For RIM, the decade has been filled with seemingly countless bouts of Law & Order-worthy courtroom drama, a theme that can trace its origins to November of 2001 when IP holding firm NTP — whose mere mention causes knee-jerk grumbles of “patent troll!” in some circles — filed its first lawsuit against the company. The suit focused on technologies surrounding the wireless transmission of email, which… well, kind of sums up RIM’s entire business model, so the spat naturally garnered its fair share of attention. After some four and a half years of legal action, tentative settlements, and breakdowns, RIM and NTP finally came to terms to the tune of $612.5 million — considerably less than the $1 billion NTP had originally wanted, but still a breathtaking sum for a company that had done little more than sit on some purely theoretical technology.
Of course, RIM was sitting on an enviable IP portfolio of its own by this point, and that portfolio was starting to pay dividends right around the time of NTP’s original filing. 2002 saw a licensing agreement take hold with Palm (without which the Treo line’s famously good keyboards would’ve had a hard time existing) and a series of claims filed against upstart rival Good Technology — which at the time was working on a suspiciously BlackBerry-esque device called the G100 to accompany its server-side suite that duplicated much of RIM’s functionality. Good would ultimately go on to abandon the G100 to focus strictly on software and services and undergo a couple takeovers — most recently by well-known patent plaintiff Visto — so the rough-and-tumble hardware biz clearly hadn’t treated them with as much kindness as it had RIM.
Finally, two devices become one
2002 would prove to be a watershed year for the smartphone. Nokia’s Communicator line had been around since the 1990s, but its models were niche devices — bulky beasts that didn’t function very well as phones, PDAs, or computers — and they clearly weren’t the catalyst the industry (and consumers) needed to take the concept mainstream.
Following news late in 2001 that there’d be a BlackBerry coming to Nextel’s iDEN network, a flurry of press releases hit in the first part of ’02 touting that new handhelds with “data and voice services” would be made available on carriers around the world; AT&T in the States and Rogers AT&T in Canada both followed Nextel’s lead in committing to offering them. Nextel’s announcement was especially positive, dropping the bombshell that the companies had signed a “multi-year” agreement to supply iDEN-powered BlackBerrys to the network. Of course, that agreement must’ve worked out pretty well for everyone involved, seeing how the relationship continues to the present day.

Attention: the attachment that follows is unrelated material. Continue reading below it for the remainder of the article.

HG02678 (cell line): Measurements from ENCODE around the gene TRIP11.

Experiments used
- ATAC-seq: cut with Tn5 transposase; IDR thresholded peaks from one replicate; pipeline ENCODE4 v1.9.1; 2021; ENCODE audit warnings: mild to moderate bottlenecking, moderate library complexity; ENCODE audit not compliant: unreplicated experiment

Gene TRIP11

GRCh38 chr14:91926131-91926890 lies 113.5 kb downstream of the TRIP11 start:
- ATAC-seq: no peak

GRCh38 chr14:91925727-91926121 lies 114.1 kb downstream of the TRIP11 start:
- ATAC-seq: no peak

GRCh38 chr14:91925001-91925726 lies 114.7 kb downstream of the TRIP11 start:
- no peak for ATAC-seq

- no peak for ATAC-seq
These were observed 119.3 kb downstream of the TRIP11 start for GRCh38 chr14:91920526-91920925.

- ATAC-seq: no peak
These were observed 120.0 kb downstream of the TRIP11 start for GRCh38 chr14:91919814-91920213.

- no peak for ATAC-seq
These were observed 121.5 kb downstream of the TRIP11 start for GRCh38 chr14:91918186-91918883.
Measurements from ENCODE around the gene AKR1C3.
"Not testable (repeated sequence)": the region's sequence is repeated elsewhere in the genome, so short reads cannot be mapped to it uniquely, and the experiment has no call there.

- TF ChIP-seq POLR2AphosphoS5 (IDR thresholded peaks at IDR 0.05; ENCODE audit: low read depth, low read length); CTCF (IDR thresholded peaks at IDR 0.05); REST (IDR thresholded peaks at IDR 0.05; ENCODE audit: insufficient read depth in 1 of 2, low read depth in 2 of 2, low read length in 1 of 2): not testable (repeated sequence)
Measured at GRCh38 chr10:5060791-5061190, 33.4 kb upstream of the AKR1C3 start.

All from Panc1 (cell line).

Well, at first, it turns out that RIM really wouldn’t be helping mainstream smartphone adoption any more than Nokia had. RIM’s very first voice-enabled BlackBerry handset — the 5810 — debuted on Rogers AT&T in April of 2002 for a stiff CAD $750 (about $715 at today’s conversion rates), looking like nothing more than a 957 with a headset jacked into it.
That’s because it was nothing more than a 957 with a headset jacked into it.
Just as wireless calendar synchronization had taken a back seat to email, RIM was now treating another critically important function — voice — as an afterthought. The all-important messaging experience was as good on the 5810 as it was on any BlackBerry before it, but everything about the glued-on phone functionality screamed “usability nightmare,” from the non-numeric pad digit layout to the handsfree permanently wired into place (well, not permanently, but it may as well have been as long as you wanted to use the device as a phone). Bluetooth and integrated speakerphones were yet to become must-have features in 2002, and you certainly weren’t going to find them here.
The engineers up at RIM headquarters weren’t taking a breather, though — far from it. The early part of the decade was a pretty magical time for wireless, for mobile, and for gadgetry in general; a primordial soup of paradigm-shifting technologies were all rapidly coming to fruition at the same time — everything from cheap, high-quality color LCDs to lithium-ion polymer batteries and broadly-available data networks — and phones from all companies were being developed, announced, and released more rapidly than they ever had been before. Gone were the days of owning a DynaTAC for eight years or a StarTAC for four — useful innovation was simply coming to market too quickly for consumers (or manufacturers) to get comfortable for more than a year or two at a stretch.